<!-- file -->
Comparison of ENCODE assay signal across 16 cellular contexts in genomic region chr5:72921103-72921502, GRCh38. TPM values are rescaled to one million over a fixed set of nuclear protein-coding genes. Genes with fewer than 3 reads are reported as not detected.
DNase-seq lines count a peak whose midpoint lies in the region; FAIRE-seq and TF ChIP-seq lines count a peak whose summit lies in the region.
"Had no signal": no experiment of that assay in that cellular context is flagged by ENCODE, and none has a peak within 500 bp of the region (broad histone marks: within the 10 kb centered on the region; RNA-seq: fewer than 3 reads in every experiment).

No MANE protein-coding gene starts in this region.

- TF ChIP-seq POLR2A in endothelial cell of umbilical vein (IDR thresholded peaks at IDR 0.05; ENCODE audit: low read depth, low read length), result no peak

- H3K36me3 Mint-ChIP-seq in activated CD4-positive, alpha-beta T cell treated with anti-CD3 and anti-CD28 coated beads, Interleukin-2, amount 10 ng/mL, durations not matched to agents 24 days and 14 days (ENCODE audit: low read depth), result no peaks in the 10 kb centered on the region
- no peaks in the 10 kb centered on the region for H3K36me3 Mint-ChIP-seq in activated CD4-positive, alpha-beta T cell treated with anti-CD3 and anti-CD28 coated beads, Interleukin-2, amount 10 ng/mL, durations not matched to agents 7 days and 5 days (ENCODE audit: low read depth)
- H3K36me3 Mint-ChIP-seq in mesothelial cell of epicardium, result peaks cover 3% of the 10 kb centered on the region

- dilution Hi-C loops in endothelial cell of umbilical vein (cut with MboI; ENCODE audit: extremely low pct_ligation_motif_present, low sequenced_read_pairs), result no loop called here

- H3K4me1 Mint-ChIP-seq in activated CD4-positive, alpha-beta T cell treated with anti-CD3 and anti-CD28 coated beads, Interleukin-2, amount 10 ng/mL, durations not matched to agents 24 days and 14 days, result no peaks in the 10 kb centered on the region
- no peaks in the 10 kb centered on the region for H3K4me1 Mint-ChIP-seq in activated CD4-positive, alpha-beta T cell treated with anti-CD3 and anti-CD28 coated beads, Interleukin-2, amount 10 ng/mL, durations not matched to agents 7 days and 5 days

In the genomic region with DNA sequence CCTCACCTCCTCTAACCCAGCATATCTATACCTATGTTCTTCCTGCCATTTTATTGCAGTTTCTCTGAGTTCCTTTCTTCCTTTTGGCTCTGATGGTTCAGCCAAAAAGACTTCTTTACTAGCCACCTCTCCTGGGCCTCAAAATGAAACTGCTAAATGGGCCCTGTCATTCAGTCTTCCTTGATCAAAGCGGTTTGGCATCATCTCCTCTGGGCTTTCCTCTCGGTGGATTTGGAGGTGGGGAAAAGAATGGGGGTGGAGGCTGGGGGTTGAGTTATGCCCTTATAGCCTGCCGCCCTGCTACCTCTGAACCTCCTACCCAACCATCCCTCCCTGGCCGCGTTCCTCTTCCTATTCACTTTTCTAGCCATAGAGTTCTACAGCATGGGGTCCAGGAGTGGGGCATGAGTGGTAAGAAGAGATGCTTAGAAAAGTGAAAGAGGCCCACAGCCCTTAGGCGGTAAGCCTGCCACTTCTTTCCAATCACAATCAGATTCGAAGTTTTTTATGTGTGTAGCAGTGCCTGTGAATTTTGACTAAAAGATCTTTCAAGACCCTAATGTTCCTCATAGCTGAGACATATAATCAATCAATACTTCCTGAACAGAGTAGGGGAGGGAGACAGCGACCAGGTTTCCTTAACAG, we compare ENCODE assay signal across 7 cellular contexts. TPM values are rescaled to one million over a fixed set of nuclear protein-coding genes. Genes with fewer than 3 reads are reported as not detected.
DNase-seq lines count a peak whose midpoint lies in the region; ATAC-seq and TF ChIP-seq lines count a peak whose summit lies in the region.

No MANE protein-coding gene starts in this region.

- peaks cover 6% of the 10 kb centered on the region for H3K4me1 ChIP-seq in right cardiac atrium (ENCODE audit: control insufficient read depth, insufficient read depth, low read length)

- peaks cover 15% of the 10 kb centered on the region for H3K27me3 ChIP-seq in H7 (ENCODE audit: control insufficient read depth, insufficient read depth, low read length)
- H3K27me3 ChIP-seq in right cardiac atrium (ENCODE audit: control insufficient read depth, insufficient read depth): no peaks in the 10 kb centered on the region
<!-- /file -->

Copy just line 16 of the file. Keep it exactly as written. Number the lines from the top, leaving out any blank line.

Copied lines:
- peaks cover 15% of the 10 kb centered on the region for H3K27me3 ChIP-seq in H7 (ENCODE audit: control insufficient read depth, insufficient read depth, low read length)